The goal of environmental education, according to UNESCO’s Belgrade Charter is to educate the public so that they are aware of, and concerned about, the environment and its associated problems in order to have the knowledge, skills, attitudes, motivations, and commitment to solve current and future problems. This set of abilities is referred to as environmental literacy. Environmental education curriculum in schools began in the United States in the late nineteenth century as nature studies. It was transformed into conservation education in the 1930s in response to the ecological disaster of the dust bowl. Environmental education in its current form began in the late 1960s and 1970s with the establishment of the US Environmental Protection Agency. There are a number of positive effects of including environmental topics in school science curricula, such as increasing students’ motivation to learn; connecting the school subjects to students lives; and providing a context of the engagement in the practices of science. However, environmental science typically appears in school curricula in a non-coherent scattering of topics in the traditional science courses: biology, chemistry, and physics. The exceptions are special courses such as Advanced Placement Environmental Science, and magnet, charter, or private schools that have an environmental focus. In addition to school settings, environmental education takes place in informal settings such as aquariums, museums, and zoos; science and nature centres; boys’ and girls’ clubs and scouting; and afterschool and summer programmes.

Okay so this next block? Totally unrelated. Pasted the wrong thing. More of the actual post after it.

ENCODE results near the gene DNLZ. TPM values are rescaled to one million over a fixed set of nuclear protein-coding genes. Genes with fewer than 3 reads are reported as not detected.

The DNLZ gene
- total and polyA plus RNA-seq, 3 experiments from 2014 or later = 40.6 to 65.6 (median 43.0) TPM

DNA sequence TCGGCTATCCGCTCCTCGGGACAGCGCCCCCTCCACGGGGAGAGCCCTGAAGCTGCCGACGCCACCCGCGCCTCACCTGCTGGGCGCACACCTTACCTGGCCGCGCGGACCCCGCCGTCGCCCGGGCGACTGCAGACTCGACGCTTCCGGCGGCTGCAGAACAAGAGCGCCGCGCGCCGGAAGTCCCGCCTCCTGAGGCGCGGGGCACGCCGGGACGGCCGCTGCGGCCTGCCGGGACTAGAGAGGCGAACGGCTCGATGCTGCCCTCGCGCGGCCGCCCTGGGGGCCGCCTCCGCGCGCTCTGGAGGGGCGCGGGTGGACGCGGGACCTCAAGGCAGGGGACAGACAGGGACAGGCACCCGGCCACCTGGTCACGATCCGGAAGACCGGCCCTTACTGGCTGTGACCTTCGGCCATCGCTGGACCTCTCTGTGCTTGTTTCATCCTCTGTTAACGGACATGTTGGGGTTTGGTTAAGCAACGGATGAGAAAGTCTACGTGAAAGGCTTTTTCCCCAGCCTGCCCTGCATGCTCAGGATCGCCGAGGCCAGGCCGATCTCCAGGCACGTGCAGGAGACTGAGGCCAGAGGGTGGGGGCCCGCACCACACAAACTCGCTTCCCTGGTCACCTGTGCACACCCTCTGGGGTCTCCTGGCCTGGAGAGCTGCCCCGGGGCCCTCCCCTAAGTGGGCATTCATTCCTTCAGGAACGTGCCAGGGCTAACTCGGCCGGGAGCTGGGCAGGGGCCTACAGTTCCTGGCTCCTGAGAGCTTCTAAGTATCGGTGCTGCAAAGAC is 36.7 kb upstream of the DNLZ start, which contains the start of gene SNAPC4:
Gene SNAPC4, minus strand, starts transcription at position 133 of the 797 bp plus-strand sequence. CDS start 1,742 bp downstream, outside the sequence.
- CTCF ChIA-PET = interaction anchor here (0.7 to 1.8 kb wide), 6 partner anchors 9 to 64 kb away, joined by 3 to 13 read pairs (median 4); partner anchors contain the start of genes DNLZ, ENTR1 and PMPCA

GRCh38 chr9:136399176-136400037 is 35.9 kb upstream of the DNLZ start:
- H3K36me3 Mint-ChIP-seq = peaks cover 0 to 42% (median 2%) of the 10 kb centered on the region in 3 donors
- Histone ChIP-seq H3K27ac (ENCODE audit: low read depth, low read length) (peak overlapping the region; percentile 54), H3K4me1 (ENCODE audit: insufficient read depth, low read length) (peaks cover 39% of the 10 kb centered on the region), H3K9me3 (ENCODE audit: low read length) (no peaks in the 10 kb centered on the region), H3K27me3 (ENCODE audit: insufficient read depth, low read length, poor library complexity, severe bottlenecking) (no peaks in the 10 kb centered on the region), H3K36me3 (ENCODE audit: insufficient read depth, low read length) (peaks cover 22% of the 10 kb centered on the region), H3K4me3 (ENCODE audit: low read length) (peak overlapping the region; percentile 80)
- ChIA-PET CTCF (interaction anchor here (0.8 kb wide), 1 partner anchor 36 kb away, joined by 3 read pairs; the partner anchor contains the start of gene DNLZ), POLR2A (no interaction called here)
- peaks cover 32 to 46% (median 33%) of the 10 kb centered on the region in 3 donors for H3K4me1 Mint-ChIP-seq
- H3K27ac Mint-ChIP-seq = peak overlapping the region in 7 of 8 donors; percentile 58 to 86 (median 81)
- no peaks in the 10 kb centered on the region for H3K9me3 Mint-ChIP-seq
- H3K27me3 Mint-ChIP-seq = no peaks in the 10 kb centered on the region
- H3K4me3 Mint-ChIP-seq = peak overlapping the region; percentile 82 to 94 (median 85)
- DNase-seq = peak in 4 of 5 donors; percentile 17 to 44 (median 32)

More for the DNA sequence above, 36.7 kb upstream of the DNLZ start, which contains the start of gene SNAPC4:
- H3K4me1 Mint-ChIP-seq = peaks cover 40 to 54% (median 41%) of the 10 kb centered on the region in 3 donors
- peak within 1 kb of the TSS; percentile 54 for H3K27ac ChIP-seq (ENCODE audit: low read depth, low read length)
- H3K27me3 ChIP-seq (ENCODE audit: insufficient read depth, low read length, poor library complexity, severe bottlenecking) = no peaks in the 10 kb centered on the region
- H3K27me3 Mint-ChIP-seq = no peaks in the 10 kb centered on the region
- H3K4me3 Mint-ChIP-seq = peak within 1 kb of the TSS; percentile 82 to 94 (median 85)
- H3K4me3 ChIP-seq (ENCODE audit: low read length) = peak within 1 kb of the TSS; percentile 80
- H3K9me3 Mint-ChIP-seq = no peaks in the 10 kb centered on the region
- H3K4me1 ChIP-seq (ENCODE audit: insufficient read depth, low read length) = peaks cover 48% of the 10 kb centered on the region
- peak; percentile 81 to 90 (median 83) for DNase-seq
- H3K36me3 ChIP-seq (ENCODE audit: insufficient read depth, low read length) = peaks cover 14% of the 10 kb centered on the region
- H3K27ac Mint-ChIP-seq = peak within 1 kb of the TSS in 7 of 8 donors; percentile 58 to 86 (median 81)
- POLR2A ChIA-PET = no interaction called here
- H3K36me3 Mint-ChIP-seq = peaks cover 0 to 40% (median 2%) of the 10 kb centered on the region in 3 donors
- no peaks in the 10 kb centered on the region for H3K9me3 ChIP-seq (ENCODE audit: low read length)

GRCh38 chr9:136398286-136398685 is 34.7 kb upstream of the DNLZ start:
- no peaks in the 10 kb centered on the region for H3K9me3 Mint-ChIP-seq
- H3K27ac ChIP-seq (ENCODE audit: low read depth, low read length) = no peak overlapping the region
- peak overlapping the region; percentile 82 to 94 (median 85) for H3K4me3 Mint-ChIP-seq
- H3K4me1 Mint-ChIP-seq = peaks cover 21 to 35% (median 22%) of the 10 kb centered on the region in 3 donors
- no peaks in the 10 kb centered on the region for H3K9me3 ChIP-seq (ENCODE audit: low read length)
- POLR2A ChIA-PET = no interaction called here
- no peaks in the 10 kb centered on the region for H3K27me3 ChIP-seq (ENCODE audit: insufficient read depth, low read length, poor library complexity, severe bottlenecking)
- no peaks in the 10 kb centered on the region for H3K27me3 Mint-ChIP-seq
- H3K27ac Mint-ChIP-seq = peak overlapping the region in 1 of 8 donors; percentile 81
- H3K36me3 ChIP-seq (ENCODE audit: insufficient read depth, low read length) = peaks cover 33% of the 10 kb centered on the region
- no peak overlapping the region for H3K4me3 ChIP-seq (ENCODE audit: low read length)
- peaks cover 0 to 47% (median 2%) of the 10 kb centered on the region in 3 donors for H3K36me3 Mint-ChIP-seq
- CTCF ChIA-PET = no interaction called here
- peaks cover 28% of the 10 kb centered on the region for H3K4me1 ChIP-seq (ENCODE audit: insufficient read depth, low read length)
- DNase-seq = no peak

There are areas of focus in environmental education that have received particular attention in recent years. They include environmental justice, climate change, and education for sustainability. Education for environmental justice helps people to learn about and act to eliminate unfair treatment of marginalised or impoverished groups in regard to environmental regulation, and laws. Climate change education brings to the forefront the learning of climate science, and ways to mitigate the production of greenhouse gases and the effects of global warming. Education for sustainability tackles the somewhat conflicting goals of increasing the quality of life for all people and doing so in a way that can be sustained for generations into the future, while considering not only the environment but economic and social policies as well. As with more general approaches to environmental education, these special topics are usually not addressed in school curricula or in ways that are piecemeal and even capricious.